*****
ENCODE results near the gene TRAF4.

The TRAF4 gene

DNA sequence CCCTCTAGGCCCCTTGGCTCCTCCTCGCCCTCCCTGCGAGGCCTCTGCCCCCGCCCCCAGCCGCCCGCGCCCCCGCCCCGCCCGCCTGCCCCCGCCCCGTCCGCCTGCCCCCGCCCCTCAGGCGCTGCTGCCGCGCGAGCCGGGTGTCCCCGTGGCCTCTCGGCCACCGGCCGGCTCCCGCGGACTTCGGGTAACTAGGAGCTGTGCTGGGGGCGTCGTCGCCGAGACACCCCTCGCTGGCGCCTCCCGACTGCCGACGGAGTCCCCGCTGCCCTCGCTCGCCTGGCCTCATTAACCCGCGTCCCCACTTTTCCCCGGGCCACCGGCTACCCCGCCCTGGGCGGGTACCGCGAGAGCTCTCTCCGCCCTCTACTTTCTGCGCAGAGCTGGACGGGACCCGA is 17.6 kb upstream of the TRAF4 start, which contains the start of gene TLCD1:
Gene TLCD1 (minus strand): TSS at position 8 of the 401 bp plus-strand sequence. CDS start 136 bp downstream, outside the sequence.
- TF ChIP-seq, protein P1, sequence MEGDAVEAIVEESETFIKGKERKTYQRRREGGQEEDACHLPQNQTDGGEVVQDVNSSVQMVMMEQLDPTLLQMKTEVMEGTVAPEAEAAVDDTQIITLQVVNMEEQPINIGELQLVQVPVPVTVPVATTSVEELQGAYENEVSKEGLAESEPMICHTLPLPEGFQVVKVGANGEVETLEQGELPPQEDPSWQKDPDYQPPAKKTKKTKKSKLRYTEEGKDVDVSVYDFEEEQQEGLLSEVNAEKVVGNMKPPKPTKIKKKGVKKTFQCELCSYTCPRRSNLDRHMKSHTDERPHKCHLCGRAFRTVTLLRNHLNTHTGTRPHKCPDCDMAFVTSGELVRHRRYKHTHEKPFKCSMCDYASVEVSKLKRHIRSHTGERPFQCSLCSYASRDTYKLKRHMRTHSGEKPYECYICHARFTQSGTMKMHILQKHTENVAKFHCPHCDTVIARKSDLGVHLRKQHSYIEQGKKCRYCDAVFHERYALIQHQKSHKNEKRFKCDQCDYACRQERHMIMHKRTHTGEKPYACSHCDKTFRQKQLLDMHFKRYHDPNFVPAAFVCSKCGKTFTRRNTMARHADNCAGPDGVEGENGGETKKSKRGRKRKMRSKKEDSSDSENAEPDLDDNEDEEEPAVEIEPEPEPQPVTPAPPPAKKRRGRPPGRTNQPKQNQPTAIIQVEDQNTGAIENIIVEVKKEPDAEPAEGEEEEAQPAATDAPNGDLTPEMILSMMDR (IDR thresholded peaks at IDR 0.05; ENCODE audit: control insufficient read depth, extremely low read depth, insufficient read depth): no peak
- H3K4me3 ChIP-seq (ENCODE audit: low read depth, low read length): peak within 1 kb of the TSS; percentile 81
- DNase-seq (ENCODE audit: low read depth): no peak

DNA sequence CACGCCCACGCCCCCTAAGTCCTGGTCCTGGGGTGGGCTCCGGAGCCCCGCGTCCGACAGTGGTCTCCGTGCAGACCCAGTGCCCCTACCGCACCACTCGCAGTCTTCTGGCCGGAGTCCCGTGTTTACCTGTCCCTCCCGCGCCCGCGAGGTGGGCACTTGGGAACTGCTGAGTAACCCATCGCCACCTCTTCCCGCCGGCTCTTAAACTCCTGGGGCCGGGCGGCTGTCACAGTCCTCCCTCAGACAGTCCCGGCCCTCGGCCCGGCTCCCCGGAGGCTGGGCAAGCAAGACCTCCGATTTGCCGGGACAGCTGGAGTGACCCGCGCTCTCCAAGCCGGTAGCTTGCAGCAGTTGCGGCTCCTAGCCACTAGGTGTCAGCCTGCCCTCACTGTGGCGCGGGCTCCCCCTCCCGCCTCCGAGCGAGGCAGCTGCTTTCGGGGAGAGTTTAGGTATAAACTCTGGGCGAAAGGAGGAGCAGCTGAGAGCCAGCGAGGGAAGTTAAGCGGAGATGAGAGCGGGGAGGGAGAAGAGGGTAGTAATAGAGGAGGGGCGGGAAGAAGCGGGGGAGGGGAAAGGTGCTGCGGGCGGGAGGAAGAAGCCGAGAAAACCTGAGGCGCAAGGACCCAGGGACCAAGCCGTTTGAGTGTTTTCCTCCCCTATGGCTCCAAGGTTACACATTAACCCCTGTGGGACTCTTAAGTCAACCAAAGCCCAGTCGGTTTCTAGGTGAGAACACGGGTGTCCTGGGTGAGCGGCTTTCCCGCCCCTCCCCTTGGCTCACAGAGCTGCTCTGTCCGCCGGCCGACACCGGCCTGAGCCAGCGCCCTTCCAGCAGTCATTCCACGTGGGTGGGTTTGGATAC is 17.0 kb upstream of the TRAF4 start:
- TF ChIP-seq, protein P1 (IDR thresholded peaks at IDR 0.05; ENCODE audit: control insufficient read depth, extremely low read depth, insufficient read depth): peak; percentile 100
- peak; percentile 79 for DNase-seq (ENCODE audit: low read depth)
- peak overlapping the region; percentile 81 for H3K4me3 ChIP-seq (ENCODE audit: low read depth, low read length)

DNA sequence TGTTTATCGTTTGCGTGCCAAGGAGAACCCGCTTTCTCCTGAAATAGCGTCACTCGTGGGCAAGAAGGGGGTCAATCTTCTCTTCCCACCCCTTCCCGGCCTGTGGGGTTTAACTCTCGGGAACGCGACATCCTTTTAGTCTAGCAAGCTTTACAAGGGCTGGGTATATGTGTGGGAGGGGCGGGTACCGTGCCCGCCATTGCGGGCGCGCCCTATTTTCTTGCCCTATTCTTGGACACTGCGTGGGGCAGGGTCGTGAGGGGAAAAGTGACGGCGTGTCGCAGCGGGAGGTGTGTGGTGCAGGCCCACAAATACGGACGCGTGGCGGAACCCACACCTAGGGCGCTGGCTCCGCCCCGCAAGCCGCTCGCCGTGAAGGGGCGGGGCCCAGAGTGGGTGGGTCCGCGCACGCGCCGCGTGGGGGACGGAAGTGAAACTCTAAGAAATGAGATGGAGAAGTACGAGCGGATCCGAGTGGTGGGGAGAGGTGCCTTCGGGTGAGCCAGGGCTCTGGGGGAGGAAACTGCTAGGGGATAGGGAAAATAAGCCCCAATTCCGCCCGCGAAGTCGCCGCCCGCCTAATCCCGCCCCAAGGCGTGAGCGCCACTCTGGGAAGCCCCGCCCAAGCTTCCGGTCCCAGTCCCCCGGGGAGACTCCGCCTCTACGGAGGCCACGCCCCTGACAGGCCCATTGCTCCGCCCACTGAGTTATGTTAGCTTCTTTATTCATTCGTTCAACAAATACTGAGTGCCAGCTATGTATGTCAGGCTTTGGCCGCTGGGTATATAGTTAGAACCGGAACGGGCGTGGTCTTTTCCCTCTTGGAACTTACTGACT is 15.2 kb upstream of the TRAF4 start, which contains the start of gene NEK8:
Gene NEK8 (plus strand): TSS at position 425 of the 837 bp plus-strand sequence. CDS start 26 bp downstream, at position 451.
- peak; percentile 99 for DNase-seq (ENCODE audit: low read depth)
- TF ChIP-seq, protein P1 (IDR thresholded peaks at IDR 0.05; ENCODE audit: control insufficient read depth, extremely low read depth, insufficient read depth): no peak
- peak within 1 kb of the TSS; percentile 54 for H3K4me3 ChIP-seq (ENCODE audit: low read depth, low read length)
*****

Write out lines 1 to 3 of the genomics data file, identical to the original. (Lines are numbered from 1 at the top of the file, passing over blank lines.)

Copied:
ENCODE results near the gene TRAF4.

The TRAF4 gene

DNA sequence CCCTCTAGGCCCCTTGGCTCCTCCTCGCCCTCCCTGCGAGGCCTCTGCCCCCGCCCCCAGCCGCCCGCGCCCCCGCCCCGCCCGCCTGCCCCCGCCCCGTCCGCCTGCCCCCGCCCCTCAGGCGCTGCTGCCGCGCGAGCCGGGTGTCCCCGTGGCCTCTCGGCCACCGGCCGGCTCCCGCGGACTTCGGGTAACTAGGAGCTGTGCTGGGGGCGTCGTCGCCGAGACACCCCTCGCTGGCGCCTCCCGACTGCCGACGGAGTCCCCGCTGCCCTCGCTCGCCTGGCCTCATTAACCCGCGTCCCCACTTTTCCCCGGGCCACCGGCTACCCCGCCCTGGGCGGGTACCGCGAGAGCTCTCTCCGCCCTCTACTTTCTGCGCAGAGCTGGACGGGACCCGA is 17.6 kb upstream of the TRAF4 start, which contains the start of gene TLCD1: